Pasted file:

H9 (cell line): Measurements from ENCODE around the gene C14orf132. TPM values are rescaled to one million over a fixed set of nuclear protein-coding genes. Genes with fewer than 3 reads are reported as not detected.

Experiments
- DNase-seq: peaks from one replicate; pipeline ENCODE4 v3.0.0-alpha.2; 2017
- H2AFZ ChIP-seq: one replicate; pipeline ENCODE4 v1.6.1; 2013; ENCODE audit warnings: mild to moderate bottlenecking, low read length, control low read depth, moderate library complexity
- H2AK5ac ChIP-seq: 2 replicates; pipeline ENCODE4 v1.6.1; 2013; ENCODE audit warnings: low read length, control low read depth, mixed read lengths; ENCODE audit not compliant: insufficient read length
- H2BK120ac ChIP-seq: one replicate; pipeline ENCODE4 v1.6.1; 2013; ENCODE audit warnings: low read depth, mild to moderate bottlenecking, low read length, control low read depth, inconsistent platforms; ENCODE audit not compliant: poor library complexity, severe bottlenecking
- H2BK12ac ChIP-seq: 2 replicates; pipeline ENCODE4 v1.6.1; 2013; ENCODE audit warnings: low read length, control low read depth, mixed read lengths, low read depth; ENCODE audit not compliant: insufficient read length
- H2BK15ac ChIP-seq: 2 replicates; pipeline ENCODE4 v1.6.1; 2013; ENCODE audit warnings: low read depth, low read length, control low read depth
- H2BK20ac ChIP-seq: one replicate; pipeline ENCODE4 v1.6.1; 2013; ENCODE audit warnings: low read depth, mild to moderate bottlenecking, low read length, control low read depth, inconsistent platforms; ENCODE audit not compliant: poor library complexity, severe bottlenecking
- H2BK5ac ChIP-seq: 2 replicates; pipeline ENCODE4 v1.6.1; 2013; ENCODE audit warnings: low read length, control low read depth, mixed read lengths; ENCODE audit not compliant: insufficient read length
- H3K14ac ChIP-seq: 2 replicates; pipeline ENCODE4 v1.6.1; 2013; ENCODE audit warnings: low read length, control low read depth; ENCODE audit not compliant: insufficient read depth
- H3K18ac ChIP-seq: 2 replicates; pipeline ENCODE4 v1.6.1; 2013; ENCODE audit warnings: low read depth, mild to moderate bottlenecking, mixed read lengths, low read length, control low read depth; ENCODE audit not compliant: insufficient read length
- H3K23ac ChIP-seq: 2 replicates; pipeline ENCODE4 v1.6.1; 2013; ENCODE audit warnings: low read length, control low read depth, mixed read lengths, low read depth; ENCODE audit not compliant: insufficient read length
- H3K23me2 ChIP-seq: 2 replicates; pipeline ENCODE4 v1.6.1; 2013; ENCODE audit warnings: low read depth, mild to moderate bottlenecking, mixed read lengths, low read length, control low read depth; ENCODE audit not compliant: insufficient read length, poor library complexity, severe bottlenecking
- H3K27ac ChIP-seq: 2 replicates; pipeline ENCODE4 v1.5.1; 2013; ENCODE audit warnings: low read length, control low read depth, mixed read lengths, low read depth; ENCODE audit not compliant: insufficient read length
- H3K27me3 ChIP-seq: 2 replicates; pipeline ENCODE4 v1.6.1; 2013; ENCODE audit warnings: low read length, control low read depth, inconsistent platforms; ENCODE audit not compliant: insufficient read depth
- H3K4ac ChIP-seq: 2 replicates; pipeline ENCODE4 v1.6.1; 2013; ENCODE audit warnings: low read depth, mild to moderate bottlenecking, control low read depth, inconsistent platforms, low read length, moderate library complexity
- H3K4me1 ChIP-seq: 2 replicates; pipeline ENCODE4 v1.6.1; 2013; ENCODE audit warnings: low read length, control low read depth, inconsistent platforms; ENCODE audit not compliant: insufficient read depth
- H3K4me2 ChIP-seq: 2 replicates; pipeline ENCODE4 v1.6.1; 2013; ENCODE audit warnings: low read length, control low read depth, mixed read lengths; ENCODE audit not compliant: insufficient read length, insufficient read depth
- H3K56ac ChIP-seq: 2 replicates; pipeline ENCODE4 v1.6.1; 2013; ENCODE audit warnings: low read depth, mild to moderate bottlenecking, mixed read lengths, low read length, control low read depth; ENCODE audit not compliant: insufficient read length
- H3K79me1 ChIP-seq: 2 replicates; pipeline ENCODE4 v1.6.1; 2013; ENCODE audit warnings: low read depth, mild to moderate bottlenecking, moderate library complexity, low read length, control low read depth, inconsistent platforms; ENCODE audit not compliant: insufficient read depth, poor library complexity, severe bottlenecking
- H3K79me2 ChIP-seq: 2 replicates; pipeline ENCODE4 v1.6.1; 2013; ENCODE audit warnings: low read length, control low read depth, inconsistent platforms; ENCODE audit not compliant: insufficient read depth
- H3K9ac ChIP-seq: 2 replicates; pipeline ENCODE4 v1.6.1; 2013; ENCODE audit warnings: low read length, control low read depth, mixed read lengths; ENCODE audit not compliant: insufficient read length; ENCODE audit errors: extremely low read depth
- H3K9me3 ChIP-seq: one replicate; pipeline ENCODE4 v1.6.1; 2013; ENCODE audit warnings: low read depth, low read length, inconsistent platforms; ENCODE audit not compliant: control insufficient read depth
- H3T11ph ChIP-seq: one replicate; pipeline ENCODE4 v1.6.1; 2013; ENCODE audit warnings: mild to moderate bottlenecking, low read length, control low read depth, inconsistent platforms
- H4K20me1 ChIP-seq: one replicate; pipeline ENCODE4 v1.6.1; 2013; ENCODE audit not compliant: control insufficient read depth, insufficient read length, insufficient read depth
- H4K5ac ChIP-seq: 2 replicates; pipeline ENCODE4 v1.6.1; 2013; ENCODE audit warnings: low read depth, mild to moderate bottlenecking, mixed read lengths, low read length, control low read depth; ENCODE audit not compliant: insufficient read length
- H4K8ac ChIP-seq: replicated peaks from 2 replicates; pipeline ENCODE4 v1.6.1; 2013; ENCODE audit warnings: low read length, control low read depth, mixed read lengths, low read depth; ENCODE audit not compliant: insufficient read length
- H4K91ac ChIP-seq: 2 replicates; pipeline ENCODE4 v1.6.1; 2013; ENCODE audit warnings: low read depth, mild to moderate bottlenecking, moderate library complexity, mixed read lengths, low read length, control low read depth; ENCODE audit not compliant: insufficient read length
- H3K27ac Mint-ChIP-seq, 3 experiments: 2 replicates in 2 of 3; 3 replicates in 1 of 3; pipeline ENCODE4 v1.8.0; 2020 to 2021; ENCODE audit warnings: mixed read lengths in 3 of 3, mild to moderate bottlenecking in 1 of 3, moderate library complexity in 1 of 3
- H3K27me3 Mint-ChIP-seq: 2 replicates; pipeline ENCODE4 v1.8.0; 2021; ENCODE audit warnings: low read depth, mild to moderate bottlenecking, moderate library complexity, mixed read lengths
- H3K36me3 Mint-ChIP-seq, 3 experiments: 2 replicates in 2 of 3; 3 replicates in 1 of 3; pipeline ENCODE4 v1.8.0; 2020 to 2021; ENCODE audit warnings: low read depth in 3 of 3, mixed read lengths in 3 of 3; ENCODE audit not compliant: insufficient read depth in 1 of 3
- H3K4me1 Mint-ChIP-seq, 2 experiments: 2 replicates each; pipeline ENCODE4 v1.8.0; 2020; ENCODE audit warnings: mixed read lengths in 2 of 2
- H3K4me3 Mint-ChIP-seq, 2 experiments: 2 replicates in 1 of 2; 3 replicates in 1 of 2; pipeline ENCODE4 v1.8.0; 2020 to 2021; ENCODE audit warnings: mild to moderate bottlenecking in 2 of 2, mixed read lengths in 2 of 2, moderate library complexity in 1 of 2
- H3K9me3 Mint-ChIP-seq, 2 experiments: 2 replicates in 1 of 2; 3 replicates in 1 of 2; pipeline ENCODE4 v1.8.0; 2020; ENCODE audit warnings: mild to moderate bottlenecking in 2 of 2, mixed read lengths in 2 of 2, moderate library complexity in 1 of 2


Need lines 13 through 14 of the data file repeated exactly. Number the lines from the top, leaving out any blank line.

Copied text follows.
- H3K23ac ChIP-seq: 2 replicates; pipeline ENCODE4 v1.6.1; 2013; ENCODE audit warnings: low read length, control low read depth, mixed read lengths, low read depth; ENCODE audit not compliant: insufficient read length
- H3K23me2 ChIP-seq: 2 replicates; pipeline ENCODE4 v1.6.1; 2013; ENCODE audit warnings: low read depth, mild to moderate bottlenecking, mixed read lengths, low read length, control low read depth; ENCODE audit not compliant: insufficient read length, poor library complexity, severe bottlenecking